Selecting the best search scope for your research needs:
Library Catalog vs. VU Collections vs. Articles
|Search Scope||What is included?||When should I use it?|
For a more detailed explanation of your search scope options consult What am I searching?
A Selection of Useful Subject Headings
Try a SUBJECT search using one of the Library of Congress Subject Headings listed below:
|Material culture||Social archaeology|
|Feminist archaeology||Human remains (Archaeology)|
The following databases will help you find articles on your topic:
General Databases for Archaeology
Area Specific Databases for Archaeology
What is ?
FindIt@VU provides direct links from a database citation to the fulltext of the article (if available) and other supporting resources.
An FAQ for FindIt@VU is also available.
Example 1: Book
Conde Feitosa, L.
2013 The Archaeology of Gender, Love, and Sexuality in Pompeii. British Archaeological Reports. International Series 2533. Archaeopress, Oxford.
Example 2: Journal Article
Your first stop is the library catalog, either Library Catalog or Library Catalog, to see if we have a subscription to the journal. Search by the journal name. Once you access the journal, either online or in print, you'll be able to navigate to your specific article. Remember, you will not be able to search for individual articles in Library Catalog, only the journal titles. While Library Catalog may return individual articles in a search, it is not searching all of our subscriptions, so searching by the journal title is the safer bet.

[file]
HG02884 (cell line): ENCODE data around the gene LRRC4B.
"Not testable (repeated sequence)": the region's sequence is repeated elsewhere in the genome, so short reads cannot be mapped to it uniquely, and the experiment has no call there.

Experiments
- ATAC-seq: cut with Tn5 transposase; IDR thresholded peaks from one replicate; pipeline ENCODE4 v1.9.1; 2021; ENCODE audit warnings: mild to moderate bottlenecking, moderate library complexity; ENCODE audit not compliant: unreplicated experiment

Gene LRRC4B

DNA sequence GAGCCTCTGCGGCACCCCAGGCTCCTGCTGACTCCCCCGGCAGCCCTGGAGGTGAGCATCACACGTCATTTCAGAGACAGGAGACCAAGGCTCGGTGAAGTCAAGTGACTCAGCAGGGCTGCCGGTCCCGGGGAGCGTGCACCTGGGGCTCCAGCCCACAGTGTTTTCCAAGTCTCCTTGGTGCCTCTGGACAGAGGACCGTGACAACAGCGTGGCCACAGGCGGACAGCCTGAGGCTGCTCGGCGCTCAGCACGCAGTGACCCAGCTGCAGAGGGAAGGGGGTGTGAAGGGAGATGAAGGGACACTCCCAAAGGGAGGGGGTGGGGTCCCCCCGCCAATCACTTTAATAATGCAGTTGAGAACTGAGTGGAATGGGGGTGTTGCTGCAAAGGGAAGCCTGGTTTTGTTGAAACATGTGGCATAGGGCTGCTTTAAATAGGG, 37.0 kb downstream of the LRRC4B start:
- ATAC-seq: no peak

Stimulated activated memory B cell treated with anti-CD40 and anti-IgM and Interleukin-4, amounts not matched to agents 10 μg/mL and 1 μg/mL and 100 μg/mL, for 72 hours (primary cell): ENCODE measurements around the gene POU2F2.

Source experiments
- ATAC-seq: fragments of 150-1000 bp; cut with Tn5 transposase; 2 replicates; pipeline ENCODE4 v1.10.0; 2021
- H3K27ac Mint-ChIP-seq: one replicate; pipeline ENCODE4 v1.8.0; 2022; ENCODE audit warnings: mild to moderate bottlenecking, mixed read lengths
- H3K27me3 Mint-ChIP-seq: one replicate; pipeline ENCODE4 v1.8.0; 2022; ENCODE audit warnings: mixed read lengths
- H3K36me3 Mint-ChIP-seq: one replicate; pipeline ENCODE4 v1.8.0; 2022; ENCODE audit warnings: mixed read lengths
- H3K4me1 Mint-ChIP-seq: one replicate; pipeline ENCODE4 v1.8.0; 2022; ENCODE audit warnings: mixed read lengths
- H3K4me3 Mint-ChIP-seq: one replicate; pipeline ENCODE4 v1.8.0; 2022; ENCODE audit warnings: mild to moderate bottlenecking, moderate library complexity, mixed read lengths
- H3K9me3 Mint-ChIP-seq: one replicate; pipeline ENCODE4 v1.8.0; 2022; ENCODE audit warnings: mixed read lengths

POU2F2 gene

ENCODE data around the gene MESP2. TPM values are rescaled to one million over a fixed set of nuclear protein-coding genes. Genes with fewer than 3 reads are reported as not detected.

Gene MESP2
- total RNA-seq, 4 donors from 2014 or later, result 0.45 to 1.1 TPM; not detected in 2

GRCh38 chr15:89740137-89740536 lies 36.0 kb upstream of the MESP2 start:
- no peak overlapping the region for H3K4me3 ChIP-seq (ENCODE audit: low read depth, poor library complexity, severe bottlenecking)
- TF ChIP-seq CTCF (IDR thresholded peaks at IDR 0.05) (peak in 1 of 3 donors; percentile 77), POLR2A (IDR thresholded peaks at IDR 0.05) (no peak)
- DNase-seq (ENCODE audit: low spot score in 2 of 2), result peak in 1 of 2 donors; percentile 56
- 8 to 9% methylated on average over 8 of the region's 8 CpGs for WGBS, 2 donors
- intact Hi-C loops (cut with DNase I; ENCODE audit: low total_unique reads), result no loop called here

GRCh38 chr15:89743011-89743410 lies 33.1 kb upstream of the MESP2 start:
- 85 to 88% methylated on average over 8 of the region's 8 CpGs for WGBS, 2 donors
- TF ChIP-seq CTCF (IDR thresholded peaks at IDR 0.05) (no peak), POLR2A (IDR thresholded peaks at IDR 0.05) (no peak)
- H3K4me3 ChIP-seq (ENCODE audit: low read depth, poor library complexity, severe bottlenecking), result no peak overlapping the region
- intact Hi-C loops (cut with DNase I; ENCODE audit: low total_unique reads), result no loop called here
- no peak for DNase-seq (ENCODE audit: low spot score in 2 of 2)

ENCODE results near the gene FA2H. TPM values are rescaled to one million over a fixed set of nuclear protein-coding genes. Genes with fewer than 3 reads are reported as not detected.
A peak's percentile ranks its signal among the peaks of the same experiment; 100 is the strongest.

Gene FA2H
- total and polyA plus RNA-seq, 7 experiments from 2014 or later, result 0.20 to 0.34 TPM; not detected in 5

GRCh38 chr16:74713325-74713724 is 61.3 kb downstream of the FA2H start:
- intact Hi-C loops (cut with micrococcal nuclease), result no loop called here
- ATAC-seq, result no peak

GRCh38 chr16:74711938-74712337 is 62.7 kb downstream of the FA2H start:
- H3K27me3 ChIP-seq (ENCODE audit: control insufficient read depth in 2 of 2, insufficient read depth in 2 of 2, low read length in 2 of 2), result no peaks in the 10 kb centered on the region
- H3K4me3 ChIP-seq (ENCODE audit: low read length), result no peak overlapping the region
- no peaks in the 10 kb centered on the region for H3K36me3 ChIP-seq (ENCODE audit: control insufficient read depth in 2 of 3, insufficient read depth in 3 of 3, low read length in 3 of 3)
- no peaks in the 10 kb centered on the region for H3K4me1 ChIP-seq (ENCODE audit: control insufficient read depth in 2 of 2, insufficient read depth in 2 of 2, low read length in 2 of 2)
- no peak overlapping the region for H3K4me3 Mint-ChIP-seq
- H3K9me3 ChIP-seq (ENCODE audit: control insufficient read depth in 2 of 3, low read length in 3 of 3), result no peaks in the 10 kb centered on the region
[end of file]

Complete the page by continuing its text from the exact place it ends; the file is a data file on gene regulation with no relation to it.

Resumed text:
2013 The Gendered House. Exploring Domestic Space in Later Italian Prehistory. Journal of Mediterranean Archaeology 26(2): 131–157.
Example 3: Chapter from an edited Volume
The library catalog is definitely your friend, either Library Catalog or Library Catalog. When searching for a chapter in an edited volume, remember you must search by the title of the work that contains the chapter or the editors of the work
2014 Roman Sexuality and Gender. In Themes in Roman Society and Culture. An Introduction to Ancient Rome, edited by M. Gibbs, M. Nikolic, and P. Ripat, pp. 164–188. Oxford University Press, Oxford.